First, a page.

This will be a short post, so I apologize ahead of time. Or for all I know, maybe you’re relieved to hear that! lol
I’m trying to finish a project and have another 8k words to get down before Saturday afternoon, so I can spend the evening double checking things. Broken down to my writing methods it’s not unachievable. I generally write two chapters a day, at 2,500 words average per chapter. If I push things I can do four chapters without falling into too black an emotional hole. I might incur ‘screen blindness’ or suffer temporary loss of my legs due to numbness from lack of circulation from sitting too long, but with a couple chilled cucumber slices and a good session on the treadmill I’m sure to recover.
But I have a question for those who have been offered contracts, particularly e-book contracts. There was a clause I’ve never encountered before in the latest contract I was offered, and I wondered who else had run across it. I’m even wondering if it’s something relatively new due to the jump in e-book popularity, or something standard I just missed seeing. If you have run across it and don’t mind naming which publishers do, or do not, include it, it would help authors decide who to submit their work to.
I had to sign off on a statement saying my story had never appeared on my website, my blog or any other blog, or in a public contest. If it had, I could no longer sell first rights to the material because it’s already been “published” as soon as it’s posted. The clause went a step further, saying the publisher reserved the right to recover any and all costs incurred on their part if that declaration was discovered to be false.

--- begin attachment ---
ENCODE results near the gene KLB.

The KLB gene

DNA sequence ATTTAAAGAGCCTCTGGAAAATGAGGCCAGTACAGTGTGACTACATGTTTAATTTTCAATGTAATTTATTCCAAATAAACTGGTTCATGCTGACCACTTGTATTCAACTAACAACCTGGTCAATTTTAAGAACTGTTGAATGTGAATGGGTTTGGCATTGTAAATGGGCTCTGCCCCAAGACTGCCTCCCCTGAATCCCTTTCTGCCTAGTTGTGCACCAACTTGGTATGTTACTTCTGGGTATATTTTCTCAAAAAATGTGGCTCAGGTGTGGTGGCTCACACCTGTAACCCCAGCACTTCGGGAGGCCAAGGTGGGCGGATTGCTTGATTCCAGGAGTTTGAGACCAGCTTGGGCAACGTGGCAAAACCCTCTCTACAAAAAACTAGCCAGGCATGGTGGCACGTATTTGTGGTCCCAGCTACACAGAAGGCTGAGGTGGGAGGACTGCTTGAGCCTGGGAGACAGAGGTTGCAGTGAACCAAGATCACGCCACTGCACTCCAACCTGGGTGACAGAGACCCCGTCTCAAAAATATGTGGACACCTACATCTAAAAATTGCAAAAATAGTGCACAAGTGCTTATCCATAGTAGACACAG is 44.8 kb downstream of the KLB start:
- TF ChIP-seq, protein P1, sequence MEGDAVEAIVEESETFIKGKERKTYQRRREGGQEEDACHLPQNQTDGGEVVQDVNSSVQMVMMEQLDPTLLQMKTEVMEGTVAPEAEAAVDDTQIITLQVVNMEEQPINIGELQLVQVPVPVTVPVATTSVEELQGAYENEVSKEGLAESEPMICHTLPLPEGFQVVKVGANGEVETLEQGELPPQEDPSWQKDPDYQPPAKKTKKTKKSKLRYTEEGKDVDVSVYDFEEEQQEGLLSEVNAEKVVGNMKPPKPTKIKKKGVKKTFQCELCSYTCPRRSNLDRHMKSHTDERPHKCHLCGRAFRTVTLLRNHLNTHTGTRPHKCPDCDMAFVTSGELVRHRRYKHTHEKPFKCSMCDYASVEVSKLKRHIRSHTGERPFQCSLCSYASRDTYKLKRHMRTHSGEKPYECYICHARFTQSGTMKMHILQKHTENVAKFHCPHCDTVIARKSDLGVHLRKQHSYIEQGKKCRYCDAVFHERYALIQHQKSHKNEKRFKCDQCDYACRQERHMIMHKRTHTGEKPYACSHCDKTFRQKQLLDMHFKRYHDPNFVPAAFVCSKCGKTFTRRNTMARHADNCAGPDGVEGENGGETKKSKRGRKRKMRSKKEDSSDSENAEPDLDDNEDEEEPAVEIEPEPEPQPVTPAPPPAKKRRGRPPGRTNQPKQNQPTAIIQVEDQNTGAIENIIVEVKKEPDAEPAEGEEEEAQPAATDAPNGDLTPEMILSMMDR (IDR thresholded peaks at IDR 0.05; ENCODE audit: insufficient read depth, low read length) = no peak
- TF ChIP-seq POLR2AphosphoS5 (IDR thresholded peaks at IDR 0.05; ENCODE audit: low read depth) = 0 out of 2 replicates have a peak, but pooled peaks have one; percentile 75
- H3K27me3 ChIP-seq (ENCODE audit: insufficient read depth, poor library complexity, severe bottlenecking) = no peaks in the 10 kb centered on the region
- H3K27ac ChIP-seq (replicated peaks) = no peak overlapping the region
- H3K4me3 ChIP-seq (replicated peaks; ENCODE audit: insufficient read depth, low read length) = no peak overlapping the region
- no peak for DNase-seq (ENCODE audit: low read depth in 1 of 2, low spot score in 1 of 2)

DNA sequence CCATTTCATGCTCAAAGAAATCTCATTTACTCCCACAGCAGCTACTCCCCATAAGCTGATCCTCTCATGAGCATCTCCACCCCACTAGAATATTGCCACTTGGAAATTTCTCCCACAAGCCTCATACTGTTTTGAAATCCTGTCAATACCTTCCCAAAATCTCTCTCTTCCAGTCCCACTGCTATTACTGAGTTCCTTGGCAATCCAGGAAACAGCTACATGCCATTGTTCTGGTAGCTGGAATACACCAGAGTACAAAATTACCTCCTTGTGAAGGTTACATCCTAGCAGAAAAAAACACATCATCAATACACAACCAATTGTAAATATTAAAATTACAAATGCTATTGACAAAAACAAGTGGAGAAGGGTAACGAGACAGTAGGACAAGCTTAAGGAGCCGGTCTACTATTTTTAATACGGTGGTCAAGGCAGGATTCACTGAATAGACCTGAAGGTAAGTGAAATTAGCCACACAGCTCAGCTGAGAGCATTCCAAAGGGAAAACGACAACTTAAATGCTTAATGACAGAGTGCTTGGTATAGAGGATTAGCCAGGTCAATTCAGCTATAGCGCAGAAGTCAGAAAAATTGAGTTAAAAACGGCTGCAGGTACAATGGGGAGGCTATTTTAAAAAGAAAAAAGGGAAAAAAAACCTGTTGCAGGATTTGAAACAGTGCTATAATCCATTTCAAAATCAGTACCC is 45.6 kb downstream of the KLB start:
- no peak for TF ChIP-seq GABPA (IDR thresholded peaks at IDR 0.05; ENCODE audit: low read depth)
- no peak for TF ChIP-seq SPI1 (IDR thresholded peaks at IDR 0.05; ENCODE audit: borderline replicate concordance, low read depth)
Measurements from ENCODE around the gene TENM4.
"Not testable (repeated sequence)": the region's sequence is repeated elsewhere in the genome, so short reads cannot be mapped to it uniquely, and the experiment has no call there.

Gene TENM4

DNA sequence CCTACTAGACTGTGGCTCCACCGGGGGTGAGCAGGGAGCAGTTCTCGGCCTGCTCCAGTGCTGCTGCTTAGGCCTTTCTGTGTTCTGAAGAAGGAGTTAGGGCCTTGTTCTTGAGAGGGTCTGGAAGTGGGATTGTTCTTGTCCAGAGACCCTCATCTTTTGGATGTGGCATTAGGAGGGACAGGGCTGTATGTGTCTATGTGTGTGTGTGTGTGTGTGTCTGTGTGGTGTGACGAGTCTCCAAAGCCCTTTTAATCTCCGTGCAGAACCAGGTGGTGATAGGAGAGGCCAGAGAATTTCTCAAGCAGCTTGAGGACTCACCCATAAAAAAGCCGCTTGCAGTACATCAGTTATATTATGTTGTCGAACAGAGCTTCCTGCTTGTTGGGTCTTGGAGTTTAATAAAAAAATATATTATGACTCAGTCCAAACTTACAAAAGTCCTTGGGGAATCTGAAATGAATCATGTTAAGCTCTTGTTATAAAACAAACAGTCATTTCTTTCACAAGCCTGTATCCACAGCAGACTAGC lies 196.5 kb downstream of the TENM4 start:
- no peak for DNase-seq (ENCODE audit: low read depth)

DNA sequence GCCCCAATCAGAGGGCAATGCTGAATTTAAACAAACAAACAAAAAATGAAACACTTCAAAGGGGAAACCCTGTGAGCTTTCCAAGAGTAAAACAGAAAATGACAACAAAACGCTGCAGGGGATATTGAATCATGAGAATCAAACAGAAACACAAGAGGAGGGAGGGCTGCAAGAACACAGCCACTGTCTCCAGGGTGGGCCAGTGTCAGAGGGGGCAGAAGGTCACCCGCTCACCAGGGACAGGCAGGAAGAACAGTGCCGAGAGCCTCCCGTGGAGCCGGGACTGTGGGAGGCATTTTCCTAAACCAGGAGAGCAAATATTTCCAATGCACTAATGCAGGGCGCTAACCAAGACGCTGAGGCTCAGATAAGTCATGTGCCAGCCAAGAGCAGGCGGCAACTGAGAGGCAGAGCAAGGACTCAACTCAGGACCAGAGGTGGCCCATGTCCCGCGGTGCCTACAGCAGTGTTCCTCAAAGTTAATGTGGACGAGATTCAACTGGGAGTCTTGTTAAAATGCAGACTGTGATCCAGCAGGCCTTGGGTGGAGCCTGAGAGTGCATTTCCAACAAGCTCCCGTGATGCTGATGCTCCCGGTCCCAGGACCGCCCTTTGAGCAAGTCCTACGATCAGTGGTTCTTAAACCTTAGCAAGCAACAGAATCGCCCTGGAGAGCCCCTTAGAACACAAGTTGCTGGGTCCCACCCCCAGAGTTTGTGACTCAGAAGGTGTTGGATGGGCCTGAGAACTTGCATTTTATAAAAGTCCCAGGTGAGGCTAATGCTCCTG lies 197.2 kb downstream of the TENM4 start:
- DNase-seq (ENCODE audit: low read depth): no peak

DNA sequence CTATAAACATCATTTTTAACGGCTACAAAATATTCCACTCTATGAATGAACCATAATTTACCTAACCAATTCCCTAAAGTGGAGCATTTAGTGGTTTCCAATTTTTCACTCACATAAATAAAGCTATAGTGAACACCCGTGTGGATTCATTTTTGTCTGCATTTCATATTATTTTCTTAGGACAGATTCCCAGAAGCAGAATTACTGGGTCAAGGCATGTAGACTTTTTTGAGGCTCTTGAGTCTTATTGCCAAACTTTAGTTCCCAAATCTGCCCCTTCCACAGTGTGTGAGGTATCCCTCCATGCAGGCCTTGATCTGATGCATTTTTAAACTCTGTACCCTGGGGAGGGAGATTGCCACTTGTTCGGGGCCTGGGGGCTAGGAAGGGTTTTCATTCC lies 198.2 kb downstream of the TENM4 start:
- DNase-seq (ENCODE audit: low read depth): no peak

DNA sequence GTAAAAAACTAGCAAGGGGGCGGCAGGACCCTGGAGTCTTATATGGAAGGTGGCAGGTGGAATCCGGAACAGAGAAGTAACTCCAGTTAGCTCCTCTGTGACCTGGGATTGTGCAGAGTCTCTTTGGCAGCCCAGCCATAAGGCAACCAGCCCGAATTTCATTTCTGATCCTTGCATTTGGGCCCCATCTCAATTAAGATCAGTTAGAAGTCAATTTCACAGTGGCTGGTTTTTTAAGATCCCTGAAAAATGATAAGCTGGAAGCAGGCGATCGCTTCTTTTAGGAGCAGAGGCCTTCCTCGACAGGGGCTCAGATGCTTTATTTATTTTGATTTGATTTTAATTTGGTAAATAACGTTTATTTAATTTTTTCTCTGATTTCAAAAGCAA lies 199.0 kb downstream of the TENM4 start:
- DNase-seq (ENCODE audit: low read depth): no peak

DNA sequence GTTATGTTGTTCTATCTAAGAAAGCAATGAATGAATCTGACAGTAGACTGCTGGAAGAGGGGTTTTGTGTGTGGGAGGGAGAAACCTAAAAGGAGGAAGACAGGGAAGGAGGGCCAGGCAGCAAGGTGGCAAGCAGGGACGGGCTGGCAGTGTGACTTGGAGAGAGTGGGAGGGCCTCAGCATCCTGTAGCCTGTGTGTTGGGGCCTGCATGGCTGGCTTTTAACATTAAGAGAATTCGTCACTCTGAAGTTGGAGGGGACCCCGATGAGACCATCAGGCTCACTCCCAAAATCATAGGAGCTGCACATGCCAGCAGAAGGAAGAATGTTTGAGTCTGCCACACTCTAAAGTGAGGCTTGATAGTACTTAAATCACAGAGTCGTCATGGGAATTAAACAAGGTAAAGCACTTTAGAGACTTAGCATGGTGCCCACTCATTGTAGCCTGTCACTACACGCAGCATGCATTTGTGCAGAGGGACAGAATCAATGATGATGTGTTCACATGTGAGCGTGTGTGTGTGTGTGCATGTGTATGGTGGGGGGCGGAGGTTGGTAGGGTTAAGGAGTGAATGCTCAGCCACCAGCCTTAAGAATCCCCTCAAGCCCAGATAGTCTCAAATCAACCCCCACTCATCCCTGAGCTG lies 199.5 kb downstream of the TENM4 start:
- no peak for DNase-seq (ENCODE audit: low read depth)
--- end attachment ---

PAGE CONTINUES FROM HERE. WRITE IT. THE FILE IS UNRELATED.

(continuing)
They were careful to explain posting of excerpts was considered an exception, acceptable because excerpts are commonly used as marketing tools. But it made me wonder how far a publisher could push the parameters of excerpts. Should an author ask them what their interpretation of an excerpt is? A paragraph? A scene? A first chapter? Should the author clear the excerpt they intend to use with the publisher prior to using it? How much of this is common sense, and how much is legal technicality?
If you have any experience with this clause, or can offer some advice on how to stay within the lines of publishing propriety, you have a lot of writers interested in your answer. So help us out, please. I’m curious to see what answers we may get!
Make free with your comments. Information and knowledge make us better business people. And when we’re comfortable with the business end of publishing, lack of worry makes us better writers.
And by the way, Happy Friday the 13th! Steer clear of black cats and no ducking under ladders! Til next week,
Visit Runere at www.RunereMcLain.com or follow her on Twitter @RunereMcLain